• Pancreatic amylase converts the remaining amylose (starch) into maltose.
  • Pancreatic lipase converts lipids into fatty acids and glycerol
  • Trypsinogen, upon meeting with the enzyme enterokinase, is activated and is called trypsin. Trypsin then continues to break down proteins in digestion.

Brunner’s gland

  • Located in the wall of the duodenum.
  • Secretes alkaline juices (which help maintain the correct pH) and mucus (for lubrication and protection).


  • This is the longest part of the small intestine.
  • Secretes endopeptidases and exopeptidases.
  • Endopeptidases break proteins into small polypeptides by breaking the bonds in the middle.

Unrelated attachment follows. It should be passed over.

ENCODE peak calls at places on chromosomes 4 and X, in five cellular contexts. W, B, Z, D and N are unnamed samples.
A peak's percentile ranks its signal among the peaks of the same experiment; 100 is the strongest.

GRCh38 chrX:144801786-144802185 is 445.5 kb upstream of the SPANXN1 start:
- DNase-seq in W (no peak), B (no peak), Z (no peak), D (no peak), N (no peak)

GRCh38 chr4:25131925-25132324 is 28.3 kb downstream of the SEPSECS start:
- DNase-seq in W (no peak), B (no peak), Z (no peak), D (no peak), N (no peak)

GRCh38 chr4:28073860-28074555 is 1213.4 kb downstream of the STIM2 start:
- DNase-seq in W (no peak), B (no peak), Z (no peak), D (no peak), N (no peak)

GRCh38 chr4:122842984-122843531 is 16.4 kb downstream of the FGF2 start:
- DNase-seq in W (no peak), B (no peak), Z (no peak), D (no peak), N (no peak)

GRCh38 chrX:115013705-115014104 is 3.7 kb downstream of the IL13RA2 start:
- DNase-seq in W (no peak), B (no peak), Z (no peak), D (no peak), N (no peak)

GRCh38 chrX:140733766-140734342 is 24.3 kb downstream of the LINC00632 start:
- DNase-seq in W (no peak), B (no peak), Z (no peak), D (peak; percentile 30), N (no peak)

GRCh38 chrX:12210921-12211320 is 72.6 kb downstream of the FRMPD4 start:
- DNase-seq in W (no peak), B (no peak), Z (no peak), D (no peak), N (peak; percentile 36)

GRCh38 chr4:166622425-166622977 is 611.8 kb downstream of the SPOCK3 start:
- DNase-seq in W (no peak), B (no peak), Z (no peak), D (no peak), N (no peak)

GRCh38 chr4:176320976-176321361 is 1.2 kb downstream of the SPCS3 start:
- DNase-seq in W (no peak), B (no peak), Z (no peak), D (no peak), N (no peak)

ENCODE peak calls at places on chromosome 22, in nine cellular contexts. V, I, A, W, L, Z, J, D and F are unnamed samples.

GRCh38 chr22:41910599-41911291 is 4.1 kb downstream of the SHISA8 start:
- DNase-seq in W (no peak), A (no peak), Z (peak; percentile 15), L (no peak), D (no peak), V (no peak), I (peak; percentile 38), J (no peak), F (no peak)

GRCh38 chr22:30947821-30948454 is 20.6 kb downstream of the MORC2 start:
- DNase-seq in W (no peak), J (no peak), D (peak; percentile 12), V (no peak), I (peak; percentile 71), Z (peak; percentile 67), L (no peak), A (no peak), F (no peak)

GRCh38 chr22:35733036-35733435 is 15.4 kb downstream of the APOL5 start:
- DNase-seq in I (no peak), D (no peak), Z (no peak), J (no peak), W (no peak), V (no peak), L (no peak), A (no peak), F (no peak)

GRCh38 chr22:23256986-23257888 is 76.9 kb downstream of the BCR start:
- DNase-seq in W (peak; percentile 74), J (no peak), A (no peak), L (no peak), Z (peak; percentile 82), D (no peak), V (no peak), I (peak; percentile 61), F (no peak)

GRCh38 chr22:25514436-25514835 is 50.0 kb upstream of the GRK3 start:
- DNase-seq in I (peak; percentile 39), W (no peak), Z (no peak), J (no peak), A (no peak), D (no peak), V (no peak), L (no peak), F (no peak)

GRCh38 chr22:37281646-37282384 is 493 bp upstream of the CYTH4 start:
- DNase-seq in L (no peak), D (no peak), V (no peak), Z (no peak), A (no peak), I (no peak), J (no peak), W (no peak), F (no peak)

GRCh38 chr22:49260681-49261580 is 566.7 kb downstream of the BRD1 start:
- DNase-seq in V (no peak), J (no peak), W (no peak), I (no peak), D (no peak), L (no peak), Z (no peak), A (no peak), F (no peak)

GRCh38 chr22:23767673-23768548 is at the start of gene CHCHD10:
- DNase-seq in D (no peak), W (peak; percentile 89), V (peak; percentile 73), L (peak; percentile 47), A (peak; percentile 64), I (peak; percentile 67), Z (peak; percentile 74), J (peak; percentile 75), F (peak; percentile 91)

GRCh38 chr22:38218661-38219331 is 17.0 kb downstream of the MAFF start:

• Exopeptidases also break down protein but by taking single amino acids of the end. Both work together to break down the proteins into small amino acids.
  • Sucrose is hydrolysed into fructose and glucose by sucrase.
  • Maltose is also hydrolysed into two glucose by maltase.
  • Contains crypts of Lieberkuhn which secrete maltase, sucrase, endopeptidases and exopeptidases.

Small Intestine in General

  • Glucose and amino acids are absorbed over the epithelium of the villi by diffusion and active transport into the capillaries of the villi.
  • Once absorbed from the small intestine and into the capillaries, the products travel through the venules and the hepatic portal vein into the liver. Here in the liver toxins like alcohol, drugs, spent hormones and other toxins get converted into a non-toxic form. When they’re safe and non-toxic they can be transported to the kidney in the form of urea.